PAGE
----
According to the American Academy of Pediatrics, a febrile child should receive symptomatic care, meaning that only the secondary discomfort that accompanies the fever should be treated. A sleeping child should not be woken up for treatment of a fever, and medication should be used to treat a fever only when the fever is causing the child discomfort. Parents should be advised to focus on comfort care rather than treatment intended to maintain a normal temperature. Comfort care centers on improving the child’s well-being, monitoring for changes in activity level, and maintaining adequate hydration.9 To prevent dehydration, fluid intake should be increased by 1 to 2 oz per hour in order to compensate for potential fluid loss. Balanced electrolyte formulations (e.g., Pedialyte), water, and sports drinks are considered acceptable fluids for maintaining hydration; however, caution should be used with sports drinks, which can worsen diarrhea.
An infant should be unbundled, and cool cloths should be placed on the infant or child’s forehead and neck to help improve the comfort level. Sponging or bathing with tepid water have shown limited utility in the management of fever and may precipitate febrile seizures.4 Bathing temporarily lowers the core temperature but fails to change the thermoregulatory set point; once the child or infant is out of the water, he or she may experience a rapid temperature rebound, increasing the likelihood of a febrile seizure. Also, rubbing alcohol or povidone-iodine baths should not be used in infants or children because of the risk of toxicity from absorbing these agents through the skin.4,9
Antipyretic therapy is a mainstay of fever management in patients with discomfort from fever. This therapy prevents prostaglandin synthesis by inhibiting cyclooxygenase enzymes, thereby reducing feedback between thermoregulatory neurons and the hypothalamus. This break in the feedback loop allows the hypothalamic temperature set point to return to normal.4
Acetaminophen and ibuprofen are the agents of choice for relieving symptomatic discomfort in children. It has historically been common practice to alternate these two antipyretics, but the American Academy of Pediatrics does not recommend cycling these agents because of the risks of overdose, medication errors, and increased side effects.10,11
Acetaminophen and ibuprofen are equally efficacious for treating a fever. Ibuprofen provides longer coverage, lasting 6 hours compared with 4 hours for acetaminophen. Acetaminophen may be used in children of any age; however, ibuprofen is recommended for children older than 6 months.4
One study examining the dosing of acetaminophen and ibuprofen in fever management found that more than one-half of all parents and caregivers administered an incorrect dose of antipyretic medication, with 15% giving a supratherapeutic dose of acetaminophen or ibuprofen.12 The pharmacist must calculate a specific dose for each individual patient. Often, pediatricians instruct parents to use the product label for dosing instructions, not realizing that the label does not give directions for children younger than 2 years or weighing less than 24 pounds. Additionally, the simplified dosing instructions on product labels may result in underdosing of children as they reach the top of any particular range. For example, instructions on the acetaminophen package suggest that a child weighing 47 lb or 21.4 kg receive 7.5 mL (240 mg). However, with a specific pharmacist-calculated dose based on 15 mg/kg, the same patient would receive 10 mL or 320 mg. See TABLE 2 for dosing information for these agents. Parents should be counseled to use the enclosed dosing cup (although an oral syringe should be supplied for younger children). If a syringe is being provided, the pharmacist should demonstrate how far the plunger is to be drawn back for the patient’s specific dose.4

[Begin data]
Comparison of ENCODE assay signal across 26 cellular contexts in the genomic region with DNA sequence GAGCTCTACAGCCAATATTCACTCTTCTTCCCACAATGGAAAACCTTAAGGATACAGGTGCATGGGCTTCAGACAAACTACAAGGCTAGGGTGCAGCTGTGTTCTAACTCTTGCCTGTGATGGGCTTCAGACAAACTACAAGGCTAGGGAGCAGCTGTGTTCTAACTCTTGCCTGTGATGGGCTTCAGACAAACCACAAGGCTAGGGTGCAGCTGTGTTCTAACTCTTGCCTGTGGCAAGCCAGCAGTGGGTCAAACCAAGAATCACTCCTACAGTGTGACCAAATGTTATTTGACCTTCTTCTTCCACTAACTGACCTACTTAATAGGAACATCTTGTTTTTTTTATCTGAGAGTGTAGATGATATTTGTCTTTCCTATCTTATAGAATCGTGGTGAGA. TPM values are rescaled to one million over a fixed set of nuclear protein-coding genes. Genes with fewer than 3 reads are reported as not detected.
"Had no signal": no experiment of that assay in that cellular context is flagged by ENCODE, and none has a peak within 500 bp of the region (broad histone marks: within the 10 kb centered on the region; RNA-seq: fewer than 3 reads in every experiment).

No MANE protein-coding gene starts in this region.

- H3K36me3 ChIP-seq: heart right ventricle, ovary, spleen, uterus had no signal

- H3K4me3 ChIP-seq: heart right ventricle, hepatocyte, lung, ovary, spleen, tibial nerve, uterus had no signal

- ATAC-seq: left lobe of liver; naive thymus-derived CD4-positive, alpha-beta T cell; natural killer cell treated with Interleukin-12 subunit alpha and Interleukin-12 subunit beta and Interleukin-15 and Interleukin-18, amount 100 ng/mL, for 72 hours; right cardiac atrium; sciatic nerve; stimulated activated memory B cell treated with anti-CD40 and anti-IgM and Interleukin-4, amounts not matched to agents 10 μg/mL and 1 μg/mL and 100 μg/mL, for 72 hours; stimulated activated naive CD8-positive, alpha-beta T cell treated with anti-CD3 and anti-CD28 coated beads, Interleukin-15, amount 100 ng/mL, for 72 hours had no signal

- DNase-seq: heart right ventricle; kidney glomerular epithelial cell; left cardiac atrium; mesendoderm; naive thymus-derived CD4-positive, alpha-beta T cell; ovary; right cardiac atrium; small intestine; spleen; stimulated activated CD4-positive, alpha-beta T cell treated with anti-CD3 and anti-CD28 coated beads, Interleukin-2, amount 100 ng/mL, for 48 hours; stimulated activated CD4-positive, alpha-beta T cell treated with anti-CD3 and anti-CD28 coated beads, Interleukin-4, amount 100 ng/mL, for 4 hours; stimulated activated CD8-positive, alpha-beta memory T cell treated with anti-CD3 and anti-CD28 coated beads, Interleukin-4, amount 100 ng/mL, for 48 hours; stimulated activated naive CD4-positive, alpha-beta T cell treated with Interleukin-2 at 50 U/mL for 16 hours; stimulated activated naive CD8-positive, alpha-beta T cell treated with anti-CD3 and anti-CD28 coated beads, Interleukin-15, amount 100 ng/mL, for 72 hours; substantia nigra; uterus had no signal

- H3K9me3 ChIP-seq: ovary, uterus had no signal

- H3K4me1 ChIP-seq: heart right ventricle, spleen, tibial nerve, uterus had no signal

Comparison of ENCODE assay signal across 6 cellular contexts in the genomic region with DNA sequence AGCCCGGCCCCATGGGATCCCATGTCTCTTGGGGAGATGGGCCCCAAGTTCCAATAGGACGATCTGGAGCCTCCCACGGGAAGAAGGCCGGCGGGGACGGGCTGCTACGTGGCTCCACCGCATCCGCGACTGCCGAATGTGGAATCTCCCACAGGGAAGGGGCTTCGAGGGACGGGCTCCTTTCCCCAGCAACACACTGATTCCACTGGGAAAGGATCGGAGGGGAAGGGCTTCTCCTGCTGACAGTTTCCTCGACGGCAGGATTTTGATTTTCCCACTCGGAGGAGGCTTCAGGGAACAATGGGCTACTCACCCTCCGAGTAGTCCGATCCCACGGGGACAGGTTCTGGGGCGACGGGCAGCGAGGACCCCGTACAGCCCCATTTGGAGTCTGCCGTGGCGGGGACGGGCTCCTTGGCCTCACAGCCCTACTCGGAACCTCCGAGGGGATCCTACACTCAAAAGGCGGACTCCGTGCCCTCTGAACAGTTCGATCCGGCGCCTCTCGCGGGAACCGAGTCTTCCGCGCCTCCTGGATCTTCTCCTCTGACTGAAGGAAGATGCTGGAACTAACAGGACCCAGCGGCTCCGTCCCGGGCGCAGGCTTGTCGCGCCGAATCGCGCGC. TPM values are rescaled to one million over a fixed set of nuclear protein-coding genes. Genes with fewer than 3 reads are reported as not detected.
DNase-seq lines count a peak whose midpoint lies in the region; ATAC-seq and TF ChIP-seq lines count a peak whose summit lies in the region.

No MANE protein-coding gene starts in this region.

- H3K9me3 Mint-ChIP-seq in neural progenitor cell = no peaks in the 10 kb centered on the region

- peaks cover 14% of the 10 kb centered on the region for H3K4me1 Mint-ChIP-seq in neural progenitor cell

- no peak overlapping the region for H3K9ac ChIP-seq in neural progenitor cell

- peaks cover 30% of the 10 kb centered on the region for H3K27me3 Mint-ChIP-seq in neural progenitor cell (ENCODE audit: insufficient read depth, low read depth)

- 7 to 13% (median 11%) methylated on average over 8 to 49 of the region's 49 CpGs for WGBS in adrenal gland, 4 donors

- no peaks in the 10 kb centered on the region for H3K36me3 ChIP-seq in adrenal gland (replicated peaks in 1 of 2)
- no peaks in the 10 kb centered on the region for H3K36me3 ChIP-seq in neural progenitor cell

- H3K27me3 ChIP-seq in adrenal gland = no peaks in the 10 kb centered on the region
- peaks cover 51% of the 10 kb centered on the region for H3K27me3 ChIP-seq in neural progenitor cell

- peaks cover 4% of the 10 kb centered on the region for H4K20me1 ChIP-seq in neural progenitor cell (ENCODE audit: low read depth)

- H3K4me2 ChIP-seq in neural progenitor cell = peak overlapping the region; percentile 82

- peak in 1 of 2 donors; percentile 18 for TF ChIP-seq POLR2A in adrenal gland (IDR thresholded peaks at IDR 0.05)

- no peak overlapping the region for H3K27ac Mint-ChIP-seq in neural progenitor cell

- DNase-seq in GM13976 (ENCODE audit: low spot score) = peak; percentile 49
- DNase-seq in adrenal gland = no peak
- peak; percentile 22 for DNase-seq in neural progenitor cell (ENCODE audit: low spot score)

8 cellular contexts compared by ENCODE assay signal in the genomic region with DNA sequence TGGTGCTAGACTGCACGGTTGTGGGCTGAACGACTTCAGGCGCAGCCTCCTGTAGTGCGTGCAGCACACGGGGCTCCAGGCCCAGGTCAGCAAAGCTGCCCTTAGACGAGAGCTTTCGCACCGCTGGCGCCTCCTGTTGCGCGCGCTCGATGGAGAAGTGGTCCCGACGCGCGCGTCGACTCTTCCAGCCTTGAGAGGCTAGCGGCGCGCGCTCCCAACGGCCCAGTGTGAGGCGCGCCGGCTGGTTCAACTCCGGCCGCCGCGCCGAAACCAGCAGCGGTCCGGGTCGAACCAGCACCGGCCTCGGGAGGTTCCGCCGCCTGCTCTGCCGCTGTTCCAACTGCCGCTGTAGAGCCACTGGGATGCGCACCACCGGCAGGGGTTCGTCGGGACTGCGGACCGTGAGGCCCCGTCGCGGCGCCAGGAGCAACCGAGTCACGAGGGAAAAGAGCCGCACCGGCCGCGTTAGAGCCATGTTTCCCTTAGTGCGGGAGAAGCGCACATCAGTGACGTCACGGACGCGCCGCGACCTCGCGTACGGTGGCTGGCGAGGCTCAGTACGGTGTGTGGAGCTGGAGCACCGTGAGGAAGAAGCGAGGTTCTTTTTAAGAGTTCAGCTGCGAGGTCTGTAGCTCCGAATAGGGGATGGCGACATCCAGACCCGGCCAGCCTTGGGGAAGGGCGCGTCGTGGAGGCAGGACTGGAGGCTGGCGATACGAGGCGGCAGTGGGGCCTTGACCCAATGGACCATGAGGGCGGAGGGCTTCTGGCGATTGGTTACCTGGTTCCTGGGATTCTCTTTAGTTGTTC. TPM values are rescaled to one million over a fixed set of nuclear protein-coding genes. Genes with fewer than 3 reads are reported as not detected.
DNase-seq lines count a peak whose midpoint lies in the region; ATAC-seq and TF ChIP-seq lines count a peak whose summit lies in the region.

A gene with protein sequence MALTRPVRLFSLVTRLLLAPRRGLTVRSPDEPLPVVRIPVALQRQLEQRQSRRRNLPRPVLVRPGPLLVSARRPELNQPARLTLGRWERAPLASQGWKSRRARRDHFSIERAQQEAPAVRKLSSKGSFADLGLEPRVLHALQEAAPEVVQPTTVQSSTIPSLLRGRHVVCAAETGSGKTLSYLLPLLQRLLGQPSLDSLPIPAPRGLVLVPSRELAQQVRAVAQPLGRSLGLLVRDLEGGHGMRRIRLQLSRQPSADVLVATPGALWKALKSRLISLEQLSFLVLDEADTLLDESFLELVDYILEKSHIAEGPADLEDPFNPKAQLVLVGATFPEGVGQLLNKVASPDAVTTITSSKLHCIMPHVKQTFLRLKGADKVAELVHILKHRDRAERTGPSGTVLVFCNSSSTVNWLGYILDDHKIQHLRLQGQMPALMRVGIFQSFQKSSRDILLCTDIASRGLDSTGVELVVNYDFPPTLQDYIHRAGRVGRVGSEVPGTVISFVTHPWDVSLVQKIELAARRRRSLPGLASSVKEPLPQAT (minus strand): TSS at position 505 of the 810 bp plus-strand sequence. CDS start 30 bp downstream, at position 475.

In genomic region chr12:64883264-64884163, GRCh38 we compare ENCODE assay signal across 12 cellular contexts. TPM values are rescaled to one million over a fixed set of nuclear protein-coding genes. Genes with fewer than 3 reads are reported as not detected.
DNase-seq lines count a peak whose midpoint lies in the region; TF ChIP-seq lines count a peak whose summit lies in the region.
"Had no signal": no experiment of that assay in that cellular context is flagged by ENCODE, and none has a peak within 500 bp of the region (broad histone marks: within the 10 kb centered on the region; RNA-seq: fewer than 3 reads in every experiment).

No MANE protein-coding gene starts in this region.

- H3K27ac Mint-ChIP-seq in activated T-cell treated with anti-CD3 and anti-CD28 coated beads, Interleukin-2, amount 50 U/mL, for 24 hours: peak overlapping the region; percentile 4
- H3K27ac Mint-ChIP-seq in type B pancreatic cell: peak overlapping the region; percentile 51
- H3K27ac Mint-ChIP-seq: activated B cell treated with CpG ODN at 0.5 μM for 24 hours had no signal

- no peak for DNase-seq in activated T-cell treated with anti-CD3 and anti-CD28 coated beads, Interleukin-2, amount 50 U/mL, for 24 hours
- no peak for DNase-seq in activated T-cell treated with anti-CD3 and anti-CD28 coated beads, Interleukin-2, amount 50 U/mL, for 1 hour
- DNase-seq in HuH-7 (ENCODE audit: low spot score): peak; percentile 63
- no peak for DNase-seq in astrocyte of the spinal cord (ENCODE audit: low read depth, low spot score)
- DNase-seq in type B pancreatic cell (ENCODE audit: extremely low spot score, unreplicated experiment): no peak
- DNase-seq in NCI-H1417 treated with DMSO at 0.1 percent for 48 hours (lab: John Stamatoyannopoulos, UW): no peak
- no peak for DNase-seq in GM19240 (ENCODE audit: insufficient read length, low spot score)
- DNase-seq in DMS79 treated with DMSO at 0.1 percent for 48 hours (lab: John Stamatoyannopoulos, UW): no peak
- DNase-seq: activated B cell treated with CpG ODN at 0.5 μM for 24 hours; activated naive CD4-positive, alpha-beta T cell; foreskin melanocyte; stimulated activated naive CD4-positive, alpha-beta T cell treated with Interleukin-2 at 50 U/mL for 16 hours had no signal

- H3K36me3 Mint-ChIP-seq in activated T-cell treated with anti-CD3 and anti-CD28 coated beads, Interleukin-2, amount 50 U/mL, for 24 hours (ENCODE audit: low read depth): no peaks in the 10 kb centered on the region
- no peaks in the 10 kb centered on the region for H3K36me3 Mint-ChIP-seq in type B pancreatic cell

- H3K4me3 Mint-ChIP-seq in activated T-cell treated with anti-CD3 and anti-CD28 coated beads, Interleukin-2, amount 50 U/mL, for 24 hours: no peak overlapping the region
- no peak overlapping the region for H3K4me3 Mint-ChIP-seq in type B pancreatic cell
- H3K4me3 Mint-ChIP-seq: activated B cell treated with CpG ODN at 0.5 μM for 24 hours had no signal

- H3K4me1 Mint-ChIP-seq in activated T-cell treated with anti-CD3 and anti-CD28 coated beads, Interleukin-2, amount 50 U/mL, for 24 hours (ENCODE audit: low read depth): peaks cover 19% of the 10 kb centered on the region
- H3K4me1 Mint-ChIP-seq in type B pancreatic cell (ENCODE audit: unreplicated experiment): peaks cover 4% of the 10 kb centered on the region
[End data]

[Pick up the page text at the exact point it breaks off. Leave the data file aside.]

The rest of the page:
Parents should be cautioned to avoid the use of aspirin in children, especially in the presence of viral symptoms, because of the risk of Reye syndrome. Additionally, parents should be informed to share this information with the child’s grandparents because aspirin was the standard therapy before ibuprofen and acetaminophen became available as OTC agents.9
Eligibility for Self-Care
Parents frequently seek the community pharmacist’s advice before purchasing a product for fever treatment. Assessment of the advisability of home treatment for the child should be made prior to a discussion of OTC modalities. It is imperative that the parents of a child who presents with the following signs and symptoms be advised to seek immediate medical attention: severe headache, seizure, inability to be roused, inability to walk or refusal to move the arm or leg, stiff neck, jellylike stools (a possible sign of intussusception), persistent fever for 5 or more days, fever in any patient aged 3 months or younger, fever for 2 or more days with worsening condition, diarrhea for more than 2 to 3 days, vomiting for more than a day, and continuous crying or inability to be soothed. These clinical manifestations, among other severe signs and symptoms, warrant urgent referral for appropriate evaluation and treatment.13
Pharmacists must educate parents on the difference between fever and heatstroke. Recommend the use of tympanic thermometry for measuring temperature in most pediatric patients. Remind parents that the goal of therapy is not treating to a number, but rather a child’s comfort. Acetaminophen and ibuprofen are the agents of choice for relieving symptomatic discomfort in children. Parents should be counseled on proper dose administration, including providing them with the calculated weight-based dose.
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14. Barbi E, Marzuillo P, Neri E, et al. Fever in children: pearls and pitfalls. Children (Basel). 2017;4(9):81.